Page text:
Lake Joy Elementary teacher uses agriculture to teach core standards

awoolen@macon.comMay 14, 2014 

WARNER ROBINS -- Pushed under a table in the back of the room is a gray, plastic container. What is in the box is what motivates fourth-grade gifted students.

Teacher Dennis Peavy said with a laugh that he can get his children to do any type of work for a chance to play with the contents of the container.

Inside it are worms. Dozens and dozens of the wriggly creatures, which teach students about decomposition as well as organic matter.

And the fourth-graders dig it.

“One girl, if you’d let her, she’d be in up to her neck in it,” Peavy said.

Though there are a handful of students who aren’t fond of the worms, they have become the talk of the school at Lake Joy Elementary.

Peavy, 51, has become the talk of teachers around the country.

He was selected as one of five teachers for an Excellence in Teaching about Agriculture Award by the U.S. Department of Agriculture National Institute of Food and Agriculture and the National Agriculture in the Classroom Consortium.

Peavy will be honored in a ceremony at the National Agriculture in the Classroom Conference in Hershey, Pennsylvania, which runs June 23-27, according to a news release.

Peavy said he was shocked to learn he won the state award but was even more shocked to learn of his national one.

A former certified public accountant at Brown & Williamson Tobacco Corp., Peavy was just looking for something to engage his students while teaching them the core standards for fourth grade.

He found agriculture.

The turning point came a few years ago when the class was discussing the colonies. A student said all the food the colonists ate was dirty.

“Where does your food come from?” Peavy asked her.

“Wal-Mart,” she replied.

Peavy realized he needed to find a way to make students understand a bit more about agriculture.

His class has made butter, watched a Halloween pumpkin decompose in an aquarium, made a rain gauge and grown a garden.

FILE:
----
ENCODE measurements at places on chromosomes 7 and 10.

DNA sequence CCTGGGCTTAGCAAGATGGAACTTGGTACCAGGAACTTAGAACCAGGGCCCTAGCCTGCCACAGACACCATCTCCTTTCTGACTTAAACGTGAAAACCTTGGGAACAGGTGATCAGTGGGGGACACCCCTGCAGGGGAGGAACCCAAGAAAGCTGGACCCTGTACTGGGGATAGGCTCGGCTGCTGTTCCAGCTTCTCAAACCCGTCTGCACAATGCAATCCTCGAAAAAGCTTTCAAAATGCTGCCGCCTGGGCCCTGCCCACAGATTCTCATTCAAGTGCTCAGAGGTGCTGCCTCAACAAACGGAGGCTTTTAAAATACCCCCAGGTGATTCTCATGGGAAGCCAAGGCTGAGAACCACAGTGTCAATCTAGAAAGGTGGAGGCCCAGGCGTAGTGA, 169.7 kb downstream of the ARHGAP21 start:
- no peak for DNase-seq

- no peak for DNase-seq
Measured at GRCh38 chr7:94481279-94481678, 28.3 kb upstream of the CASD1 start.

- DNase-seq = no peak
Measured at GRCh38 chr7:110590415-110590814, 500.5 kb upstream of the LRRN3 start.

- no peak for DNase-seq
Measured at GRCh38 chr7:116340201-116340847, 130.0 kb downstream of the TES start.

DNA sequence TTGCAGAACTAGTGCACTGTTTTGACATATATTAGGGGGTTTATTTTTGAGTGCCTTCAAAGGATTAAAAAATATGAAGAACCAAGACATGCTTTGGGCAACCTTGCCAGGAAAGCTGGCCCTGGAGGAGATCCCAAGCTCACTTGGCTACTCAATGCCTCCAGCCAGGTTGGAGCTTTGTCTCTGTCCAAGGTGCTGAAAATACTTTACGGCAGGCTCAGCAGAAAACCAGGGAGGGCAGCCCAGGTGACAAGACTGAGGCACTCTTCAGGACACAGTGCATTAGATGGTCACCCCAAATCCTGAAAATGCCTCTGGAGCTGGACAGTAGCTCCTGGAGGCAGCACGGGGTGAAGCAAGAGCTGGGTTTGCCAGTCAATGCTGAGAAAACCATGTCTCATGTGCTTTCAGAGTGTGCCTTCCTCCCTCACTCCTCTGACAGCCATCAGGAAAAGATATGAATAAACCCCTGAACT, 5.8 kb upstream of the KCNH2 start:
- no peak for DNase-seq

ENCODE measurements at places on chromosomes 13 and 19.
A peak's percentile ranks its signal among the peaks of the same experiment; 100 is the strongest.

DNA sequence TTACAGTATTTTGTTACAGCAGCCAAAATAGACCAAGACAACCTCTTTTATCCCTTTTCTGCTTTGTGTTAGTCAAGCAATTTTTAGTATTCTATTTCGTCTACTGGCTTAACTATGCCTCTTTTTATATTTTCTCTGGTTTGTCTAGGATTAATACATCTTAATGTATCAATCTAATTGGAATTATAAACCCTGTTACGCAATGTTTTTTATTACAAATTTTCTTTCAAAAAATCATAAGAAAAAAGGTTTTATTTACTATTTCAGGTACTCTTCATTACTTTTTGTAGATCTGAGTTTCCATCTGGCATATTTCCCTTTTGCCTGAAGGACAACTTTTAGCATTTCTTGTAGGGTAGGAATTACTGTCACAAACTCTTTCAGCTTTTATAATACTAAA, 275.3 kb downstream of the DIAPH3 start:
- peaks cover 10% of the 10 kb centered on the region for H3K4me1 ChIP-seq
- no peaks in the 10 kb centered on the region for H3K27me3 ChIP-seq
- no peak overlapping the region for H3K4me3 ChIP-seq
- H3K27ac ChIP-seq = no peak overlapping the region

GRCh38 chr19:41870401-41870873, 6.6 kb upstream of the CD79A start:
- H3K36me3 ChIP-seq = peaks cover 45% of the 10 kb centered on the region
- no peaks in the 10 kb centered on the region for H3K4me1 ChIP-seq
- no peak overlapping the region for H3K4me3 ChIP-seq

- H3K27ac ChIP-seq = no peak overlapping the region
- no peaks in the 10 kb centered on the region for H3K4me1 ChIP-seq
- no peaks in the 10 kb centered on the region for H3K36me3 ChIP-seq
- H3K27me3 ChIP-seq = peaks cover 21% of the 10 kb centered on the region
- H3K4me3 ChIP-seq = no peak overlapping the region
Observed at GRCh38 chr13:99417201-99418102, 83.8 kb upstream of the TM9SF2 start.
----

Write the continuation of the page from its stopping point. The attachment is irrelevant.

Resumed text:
The rain gauge is part of the Community Collaborative Rain, Hail and Snow Network. His class has a specific GPS location to check every day and inputs information into the network.

One of the students’ favorite experiences was growing a “garden in a glove,” where seeds are put into a see-through glove with a wet cotton ball. Students are able to pick out which seeds they want to plant and watch the plant grow.

Peavy also uses magazines from farm bureaus in other states specifically designed for children. The magazines are nonfiction reading and usually focus on math problems, careers in agriculture and a fun project.

Students write persuasive papers to third-graders to get them interested in the gifted program. One of the topics that comes up in almost every essay is the worms.

With children, though, Peavy has realized one thing.

“The grosser the fact, the more they want to see it,” he said.

This includes questions about how much saliva a cow produces in a year or how much manure it produces. This outside-the-box thinking was part of the reason Peavy was chosen for the award.

“I don’t think I’m doing anything other people couldn’t do,” Peavy said. “We don’t just read about it -- we do stuff.”

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